Reading: “Grendel” by John Gardner
I just finished reading the novel Grendel by John Gardner.
Now that I am teaching 12th grade English in addition to creative writing, I am trying to build a viable syllabus and am now tweaking this year’s for next year. The previous teacher had suggested that, like her, I teach the novel Grendel alongside “Beowulf” but I declined since I wanted their conceptions of the Old English poem to come from the actual poem, not from 1971 American novel that provides a twist on the original poem’s antagonist. “Beowulf” is thought to date back to a story from about 500 AD, while the writing of it may have occurred around 700 AD. Gardner’s novel came out more than twelve centuries later, and I didn’t want the two cultural contexts commingled in my students’ minds.
As for the novel Grendel, I enjoyed it on two levels. My first reaction comes as an avid reader of literary writing, and Gardner’s interpretation and personification of the archetypally evil monster gives him life and vitality in a way that the original poem did not. The storytelling was also quite strong, and Gardner’s use of a multi-genre style was impressive in places though a little bit confusing in others.
My second reaction comes as a reader interested in multicultural ideals. Recreating Grendel’s persona as a confused, misunderstood and highly intelligent creature searching all alone for Truth changes him altogether as a puzzle piece in the Western consciousness. Grendel’s yielding to fate and to inevitable flux – in the end when he shows up to face Beowulf even though he knows he will lose and die – makes him an advocate and an example of the dragon’s naturalistic philosophy, in which no individual thing matters and nature basically composts us all. Instead of being evil, Grendel becomes another conscious entity, shut out of and confused by a world that makes no sense.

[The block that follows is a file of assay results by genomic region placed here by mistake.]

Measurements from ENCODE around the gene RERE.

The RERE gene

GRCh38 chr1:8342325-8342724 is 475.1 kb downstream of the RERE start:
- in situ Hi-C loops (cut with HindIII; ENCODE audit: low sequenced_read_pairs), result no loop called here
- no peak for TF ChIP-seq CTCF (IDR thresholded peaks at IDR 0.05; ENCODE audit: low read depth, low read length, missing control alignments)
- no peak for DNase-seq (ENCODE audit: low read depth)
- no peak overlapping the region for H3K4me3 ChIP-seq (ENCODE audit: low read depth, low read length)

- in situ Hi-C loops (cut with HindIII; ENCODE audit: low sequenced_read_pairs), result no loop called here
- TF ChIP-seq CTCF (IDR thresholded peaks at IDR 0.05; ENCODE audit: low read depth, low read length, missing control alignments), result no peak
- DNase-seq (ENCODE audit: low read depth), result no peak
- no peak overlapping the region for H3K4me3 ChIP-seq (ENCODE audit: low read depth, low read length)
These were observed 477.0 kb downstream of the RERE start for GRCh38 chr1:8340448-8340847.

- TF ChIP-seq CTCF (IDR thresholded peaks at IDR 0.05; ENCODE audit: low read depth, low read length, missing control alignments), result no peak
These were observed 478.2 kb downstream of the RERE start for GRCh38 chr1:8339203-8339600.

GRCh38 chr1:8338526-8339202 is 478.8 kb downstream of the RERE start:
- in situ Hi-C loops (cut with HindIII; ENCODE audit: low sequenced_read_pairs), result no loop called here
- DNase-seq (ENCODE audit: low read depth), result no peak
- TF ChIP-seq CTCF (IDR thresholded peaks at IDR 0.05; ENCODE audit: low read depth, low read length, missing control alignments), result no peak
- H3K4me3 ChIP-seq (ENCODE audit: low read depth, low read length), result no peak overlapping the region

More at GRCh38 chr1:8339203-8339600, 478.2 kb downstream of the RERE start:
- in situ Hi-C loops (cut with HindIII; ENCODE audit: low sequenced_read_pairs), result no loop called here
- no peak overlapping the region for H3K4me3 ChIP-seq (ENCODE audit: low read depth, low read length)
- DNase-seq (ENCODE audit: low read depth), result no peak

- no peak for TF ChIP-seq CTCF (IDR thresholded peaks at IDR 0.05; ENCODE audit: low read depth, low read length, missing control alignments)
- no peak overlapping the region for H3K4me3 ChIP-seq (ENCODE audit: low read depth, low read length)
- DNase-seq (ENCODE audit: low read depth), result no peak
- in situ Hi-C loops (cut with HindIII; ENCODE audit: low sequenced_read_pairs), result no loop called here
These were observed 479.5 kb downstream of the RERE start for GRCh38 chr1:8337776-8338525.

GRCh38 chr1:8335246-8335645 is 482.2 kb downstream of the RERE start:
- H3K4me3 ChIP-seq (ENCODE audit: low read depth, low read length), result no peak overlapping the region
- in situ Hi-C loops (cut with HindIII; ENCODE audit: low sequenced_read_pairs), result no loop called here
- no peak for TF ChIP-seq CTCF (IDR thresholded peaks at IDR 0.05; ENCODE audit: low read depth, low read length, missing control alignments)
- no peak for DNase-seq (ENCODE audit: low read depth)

I have offered this novel to my seniors for their final project of the year. Rather than teaching from the textbook to cover the modern era, I gave them a choice of eight novels that connect in some way to British or World literature, and they will read one and blog about it. Grendel is one of the eight choices, alongside such novels as The Buddha of Suburbia, Siddhartha, and Miguel Street. The project’s main foci are examinations of post-colonial multiculturalism and iconoclasm in modern Birtish and World fiction. Of the eight choices, I had offered, Grendel was the only one I had not yet read.
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